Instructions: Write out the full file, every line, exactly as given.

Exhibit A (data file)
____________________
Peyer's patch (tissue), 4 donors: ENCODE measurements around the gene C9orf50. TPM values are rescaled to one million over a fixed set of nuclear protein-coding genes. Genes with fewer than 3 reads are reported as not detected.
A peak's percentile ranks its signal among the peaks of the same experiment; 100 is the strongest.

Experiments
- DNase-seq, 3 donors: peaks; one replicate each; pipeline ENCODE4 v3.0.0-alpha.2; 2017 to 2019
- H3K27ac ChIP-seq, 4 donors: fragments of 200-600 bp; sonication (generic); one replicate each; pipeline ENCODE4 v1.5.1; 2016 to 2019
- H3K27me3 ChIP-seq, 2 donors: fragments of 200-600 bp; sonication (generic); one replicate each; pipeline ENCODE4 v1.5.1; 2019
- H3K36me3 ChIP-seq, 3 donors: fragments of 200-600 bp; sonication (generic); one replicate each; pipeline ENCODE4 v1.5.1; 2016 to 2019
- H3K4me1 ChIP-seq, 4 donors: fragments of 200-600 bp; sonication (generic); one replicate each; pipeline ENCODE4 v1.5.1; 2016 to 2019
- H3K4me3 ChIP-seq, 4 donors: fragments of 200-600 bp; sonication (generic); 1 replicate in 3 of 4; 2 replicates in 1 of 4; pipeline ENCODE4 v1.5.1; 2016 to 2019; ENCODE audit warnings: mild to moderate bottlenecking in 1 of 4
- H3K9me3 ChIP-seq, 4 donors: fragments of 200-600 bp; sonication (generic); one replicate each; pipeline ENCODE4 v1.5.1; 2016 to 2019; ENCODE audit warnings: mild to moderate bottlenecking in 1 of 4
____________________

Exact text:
Peyer's patch (tissue), 4 donors: ENCODE measurements around the gene C9orf50. TPM values are rescaled to one million over a fixed set of nuclear protein-coding genes. Genes with fewer than 3 reads are reported as not detected.
A peak's percentile ranks its signal among the peaks of the same experiment; 100 is the strongest.

Experiments
- DNase-seq, 3 donors: peaks; one replicate each; pipeline ENCODE4 v3.0.0-alpha.2; 2017 to 2019
- H3K27ac ChIP-seq, 4 donors: fragments of 200-600 bp; sonication (generic); one replicate each; pipeline ENCODE4 v1.5.1; 2016 to 2019
- H3K27me3 ChIP-seq, 2 donors: fragments of 200-600 bp; sonication (generic); one replicate each; pipeline ENCODE4 v1.5.1; 2019
- H3K36me3 ChIP-seq, 3 donors: fragments of 200-600 bp; sonication (generic); one replicate each; pipeline ENCODE4 v1.5.1; 2016 to 2019
- H3K4me1 ChIP-seq, 4 donors: fragments of 200-600 bp; sonication (generic); one replicate each; pipeline ENCODE4 v1.5.1; 2016 to 2019
- H3K4me3 ChIP-seq, 4 donors: fragments of 200-600 bp; sonication (generic); 1 replicate in 3 of 4; 2 replicates in 1 of 4; pipeline ENCODE4 v1.5.1; 2016 to 2019; ENCODE audit warnings: mild to moderate bottlenecking in 1 of 4
- H3K9me3 ChIP-seq, 4 donors: fragments of 200-600 bp; sonication (generic); one replicate each; pipeline ENCODE4 v1.5.1; 2016 to 2019; ENCODE audit warnings: mild to moderate bottlenecking in 1 of 4